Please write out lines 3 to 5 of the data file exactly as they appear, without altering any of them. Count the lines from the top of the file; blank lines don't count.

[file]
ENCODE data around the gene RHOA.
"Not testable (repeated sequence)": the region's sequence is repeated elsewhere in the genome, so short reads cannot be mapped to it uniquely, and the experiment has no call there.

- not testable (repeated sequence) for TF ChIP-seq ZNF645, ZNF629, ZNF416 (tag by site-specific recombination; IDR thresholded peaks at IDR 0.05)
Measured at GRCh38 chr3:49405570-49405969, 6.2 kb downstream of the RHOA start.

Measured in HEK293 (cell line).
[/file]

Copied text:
- not testable (repeated sequence) for TF ChIP-seq ZNF645, ZNF629, ZNF416 (tag by site-specific recombination; IDR thresholded peaks at IDR 0.05)
Measured at GRCh38 chr3:49405570-49405969, 6.2 kb downstream of the RHOA start.

Measured in HEK293 (cell line).